Why Carmakers Can't (Or Won't) Just Idle Their Plants

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This is The Morning Shift, our one-stop daily roundup of all the auto news that's actually important — all in one place at 9:30 AM. Or, you could spend all day waiting for other sites to parse it out to you one story at a time. Isn't your time more important?



E'rbody is worried about American car companies and their rising inventories. After a weak winter of sales cars are piling up, with all three companies above the industry average (which is about 89 days of supply).

The fear is that, in an effort to curb inventories, they'll start a crazy price war and cut into those sweet, sweet margins they've built up over the last few years. See folks, when car companies used to have inventory problems they'd just cut prices and move inventory until it resolved. That was a bad practice.

So why not just idle plans? I'll let the WSJ handle this one:

So far, says IHS automotive analyst Tom Libby, GM and other car makers figure "it is cheaper to offer these incentives than to shut the plants. The problem is once you turn it on, [discounting] it is hard to turn it off, and now we are looking at another challenging month with February."


Up to a point, which we may have crossed. This most notably a GM problem since they're not moving as many trucks as they need to. Ford may be stuck with production delays that could be a blessing in disguise and Chrysler isn't as bad off.


As I said on Monday, we won't know if we're over- or under-reacting until March.



There are two things Americans are apparently afraid of running out of: Salt to keep their streets from resembling the Fortress of Solitude and sweet, sweet aluminum.

Why? We're currently running out of ways to make huge leaps in fuel economy like the ones we've already made without dropping weight, and the cheapest way to drop weight is to use aluminum.


Per The Detroit News:

"There's a very simple reason for it: CAFE," said General Motors Co. spokesman Klaus-Peter Martin, referring to the U.S. government's tough new fuel economy standards. "Every gram you can take out of the vehicle, it helps with fuel efficiency."

The question now is this: Is there enough aluminum to go around?

In the near term, the answer is no.

Yep, F-150 got there first suckas.

3rd Gear: Canada Wants Your (Our) Business


Those sneaky Canadians! When not stealing our Olympic medals or framing our Muskies, they're trying to lure our carmakers there to build cars.

Specifically, they're about to spend $450 million to get car companies to relocate or expand in the country. Bloomberg reports this is especially targeted at Chrysler for projects such as the new round of minivans.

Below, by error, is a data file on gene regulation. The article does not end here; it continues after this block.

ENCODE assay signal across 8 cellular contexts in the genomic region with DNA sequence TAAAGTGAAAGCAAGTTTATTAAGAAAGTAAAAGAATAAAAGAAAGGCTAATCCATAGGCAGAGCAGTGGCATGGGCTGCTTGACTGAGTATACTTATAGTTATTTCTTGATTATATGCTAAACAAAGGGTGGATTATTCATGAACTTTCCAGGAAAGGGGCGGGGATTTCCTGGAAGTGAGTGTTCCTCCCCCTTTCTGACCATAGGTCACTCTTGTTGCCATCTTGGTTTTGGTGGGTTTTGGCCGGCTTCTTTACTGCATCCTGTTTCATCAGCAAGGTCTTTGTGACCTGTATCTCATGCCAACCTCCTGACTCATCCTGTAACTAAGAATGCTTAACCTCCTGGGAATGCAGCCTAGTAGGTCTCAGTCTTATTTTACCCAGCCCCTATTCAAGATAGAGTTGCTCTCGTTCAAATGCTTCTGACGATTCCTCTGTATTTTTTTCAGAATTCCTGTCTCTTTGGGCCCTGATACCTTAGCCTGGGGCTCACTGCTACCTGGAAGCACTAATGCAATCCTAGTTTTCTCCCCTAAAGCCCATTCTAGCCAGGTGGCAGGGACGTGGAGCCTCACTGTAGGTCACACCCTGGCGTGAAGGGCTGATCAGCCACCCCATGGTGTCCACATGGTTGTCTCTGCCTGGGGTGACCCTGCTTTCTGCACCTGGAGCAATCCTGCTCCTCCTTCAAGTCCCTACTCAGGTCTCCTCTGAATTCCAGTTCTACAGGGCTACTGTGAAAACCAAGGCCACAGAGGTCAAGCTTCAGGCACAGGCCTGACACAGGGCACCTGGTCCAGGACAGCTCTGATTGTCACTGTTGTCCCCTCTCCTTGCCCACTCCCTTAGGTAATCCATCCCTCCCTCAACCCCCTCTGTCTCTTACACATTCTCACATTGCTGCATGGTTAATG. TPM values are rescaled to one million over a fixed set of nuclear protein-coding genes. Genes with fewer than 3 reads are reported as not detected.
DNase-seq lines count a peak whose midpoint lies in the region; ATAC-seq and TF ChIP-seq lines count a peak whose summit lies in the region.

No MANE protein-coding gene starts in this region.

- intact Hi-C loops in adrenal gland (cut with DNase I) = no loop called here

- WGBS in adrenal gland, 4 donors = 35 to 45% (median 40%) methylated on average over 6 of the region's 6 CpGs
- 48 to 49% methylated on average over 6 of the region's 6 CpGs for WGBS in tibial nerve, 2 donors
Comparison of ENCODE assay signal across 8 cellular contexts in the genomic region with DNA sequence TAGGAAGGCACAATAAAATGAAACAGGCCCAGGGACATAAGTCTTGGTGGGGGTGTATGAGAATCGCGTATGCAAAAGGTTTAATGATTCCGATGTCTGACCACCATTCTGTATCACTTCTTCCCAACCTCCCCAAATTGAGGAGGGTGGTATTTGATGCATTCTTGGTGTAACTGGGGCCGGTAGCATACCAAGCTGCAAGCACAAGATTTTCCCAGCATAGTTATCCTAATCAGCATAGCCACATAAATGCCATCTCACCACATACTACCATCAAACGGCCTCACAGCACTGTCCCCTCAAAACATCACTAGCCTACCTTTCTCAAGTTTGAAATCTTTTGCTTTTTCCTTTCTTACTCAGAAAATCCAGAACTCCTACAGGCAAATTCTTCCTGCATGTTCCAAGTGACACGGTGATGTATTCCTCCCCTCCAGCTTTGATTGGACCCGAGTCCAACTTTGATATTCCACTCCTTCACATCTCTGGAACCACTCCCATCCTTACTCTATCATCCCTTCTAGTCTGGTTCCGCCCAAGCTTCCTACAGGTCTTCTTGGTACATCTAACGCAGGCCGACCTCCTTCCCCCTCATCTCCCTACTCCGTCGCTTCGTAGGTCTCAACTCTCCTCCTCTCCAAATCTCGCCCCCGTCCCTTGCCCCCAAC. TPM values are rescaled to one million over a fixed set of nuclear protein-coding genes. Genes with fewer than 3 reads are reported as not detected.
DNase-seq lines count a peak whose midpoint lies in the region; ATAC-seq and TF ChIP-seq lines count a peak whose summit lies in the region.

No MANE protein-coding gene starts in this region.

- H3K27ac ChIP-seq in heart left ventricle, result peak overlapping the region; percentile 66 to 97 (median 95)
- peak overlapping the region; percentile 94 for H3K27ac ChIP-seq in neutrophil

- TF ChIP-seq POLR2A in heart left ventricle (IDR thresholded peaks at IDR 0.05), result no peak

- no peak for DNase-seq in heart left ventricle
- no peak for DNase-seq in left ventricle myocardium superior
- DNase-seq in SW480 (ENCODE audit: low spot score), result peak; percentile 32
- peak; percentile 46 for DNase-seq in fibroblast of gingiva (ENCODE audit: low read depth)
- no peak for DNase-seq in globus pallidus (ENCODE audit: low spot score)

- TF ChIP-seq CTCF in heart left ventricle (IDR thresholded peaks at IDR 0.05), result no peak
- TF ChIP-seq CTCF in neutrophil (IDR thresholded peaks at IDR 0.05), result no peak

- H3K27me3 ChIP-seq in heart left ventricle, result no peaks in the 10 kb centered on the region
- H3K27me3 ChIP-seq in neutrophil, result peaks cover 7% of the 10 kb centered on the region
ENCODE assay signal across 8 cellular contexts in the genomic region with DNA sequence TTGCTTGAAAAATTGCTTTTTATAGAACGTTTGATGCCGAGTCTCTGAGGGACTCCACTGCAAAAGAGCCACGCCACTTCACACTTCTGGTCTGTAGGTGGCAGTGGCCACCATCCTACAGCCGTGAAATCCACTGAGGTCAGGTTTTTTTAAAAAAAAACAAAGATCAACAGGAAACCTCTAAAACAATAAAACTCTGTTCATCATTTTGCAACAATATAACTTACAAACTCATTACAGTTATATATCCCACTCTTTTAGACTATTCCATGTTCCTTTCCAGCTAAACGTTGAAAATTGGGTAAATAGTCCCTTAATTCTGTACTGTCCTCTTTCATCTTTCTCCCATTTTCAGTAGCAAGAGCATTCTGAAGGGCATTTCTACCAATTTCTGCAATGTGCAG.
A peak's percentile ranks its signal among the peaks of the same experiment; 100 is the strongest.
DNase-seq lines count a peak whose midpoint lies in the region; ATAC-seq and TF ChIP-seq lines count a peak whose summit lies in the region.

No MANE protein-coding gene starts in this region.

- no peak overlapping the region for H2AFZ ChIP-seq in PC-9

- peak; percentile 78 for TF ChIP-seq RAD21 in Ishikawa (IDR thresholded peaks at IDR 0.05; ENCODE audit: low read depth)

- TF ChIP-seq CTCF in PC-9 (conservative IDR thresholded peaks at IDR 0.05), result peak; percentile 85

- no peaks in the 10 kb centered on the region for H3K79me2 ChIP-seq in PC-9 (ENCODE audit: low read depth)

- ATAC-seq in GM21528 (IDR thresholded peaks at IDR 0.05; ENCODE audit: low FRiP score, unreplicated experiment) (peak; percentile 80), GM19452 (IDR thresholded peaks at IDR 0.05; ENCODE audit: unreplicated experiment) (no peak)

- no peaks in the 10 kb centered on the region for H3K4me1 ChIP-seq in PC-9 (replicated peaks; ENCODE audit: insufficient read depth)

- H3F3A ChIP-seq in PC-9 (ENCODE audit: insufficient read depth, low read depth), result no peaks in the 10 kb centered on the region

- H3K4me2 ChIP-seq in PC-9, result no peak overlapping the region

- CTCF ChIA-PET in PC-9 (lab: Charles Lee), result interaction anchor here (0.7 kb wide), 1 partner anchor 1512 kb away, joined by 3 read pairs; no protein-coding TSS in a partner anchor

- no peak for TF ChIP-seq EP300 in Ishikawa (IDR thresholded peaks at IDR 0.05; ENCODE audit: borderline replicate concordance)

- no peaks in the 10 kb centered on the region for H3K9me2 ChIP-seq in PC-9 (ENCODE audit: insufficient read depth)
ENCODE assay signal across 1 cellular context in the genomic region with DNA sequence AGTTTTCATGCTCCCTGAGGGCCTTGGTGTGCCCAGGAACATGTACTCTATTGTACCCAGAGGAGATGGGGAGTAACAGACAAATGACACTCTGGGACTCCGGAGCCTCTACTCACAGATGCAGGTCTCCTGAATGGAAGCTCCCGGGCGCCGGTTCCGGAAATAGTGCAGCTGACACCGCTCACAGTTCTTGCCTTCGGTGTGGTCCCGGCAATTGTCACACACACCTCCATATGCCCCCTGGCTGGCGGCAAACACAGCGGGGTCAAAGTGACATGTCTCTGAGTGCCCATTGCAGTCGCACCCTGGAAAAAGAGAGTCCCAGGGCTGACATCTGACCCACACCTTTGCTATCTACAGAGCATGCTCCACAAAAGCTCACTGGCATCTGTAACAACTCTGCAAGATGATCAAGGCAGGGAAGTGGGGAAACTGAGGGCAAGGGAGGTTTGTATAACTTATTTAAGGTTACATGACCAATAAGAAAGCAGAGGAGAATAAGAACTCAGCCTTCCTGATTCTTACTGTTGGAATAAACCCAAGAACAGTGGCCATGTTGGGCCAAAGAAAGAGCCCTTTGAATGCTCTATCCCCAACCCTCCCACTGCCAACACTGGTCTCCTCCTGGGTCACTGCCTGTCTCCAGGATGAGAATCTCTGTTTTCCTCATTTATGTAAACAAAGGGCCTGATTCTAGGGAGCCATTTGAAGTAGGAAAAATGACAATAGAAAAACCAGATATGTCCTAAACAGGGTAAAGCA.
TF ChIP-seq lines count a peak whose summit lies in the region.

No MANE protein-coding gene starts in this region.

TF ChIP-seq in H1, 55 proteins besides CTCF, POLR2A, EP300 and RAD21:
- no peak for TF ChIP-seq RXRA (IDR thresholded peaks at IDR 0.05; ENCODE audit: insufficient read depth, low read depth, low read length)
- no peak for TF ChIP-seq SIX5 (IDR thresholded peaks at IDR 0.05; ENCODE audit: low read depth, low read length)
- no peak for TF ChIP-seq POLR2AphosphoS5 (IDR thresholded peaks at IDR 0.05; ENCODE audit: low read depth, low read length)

Canada's biggest problem is probably the Canadian dollar, which is now higher than the U.S. dollar has been closer (or above) the U.S. dollar recently and way ahead of the peso.

4th Gear: Toyota Recalls 713,000 Prii Over Software Glitch


The ability of the Tesla Model S to update over-the-air sounds pretty good right now if you own a Toyota Prius, with about 1.9 million of the cars being recalled worldwide over a software problem.

Specifically, the cars might have a problem with their hybrid control unit that would cause the cars to shut down and enter a failsafe mode.


If you were escaping an erupting volcano in a Prius and this happened… yada yada yada fiery death.

5th Gear: What's Up With VW?


The most curious aspect of the VW-UAW deal is that Volkswagen's actions could easily be construed as promoting the Works Council idea. Grover Norquist has made a career out of being wrong about things, but I agree with him that VW is sort of "backing" this idea despite claiming to be neutral.

From the Freep:

Volkswagen has accepted the union's "principles for fair union elections" that UAW President Bob King began discussing in 2010.

"Volkswagen may be one of the few employers — if not the first — that has ever explicitly agreed to those principles," said Gary Klotz, a labor attorney with the Detroit firm of Butzel Long. "It's almost a dream world for the UAW."


Multiple theories about why this is are out there, including the power of IG Metall or just a desire to get out ahead of the whole globalized unionization thing. It's also possible they think it won't pass and are just putting on a show.

Either way, it's curious.

Reverse: The Good Old Bad Days

On this day in 2008, in an attempt to cut costs, struggling auto giant General Motors (GM) offers buyouts to all 74,000 of its hourly employees in the U.S. represented by the United Auto Workers (UAW) union. The move came after GM lost $38.7 billion in 2007, which at the time was the largest loss ever experienced by any car maker. (Two weeks later, on February 26, the loss was adjusted by $4.6 billion, to $43.3 billion.)



Neutral: Seeing Any Strong Incentives In Your Area? Or are prices still high?

Photo Credit: Getty Images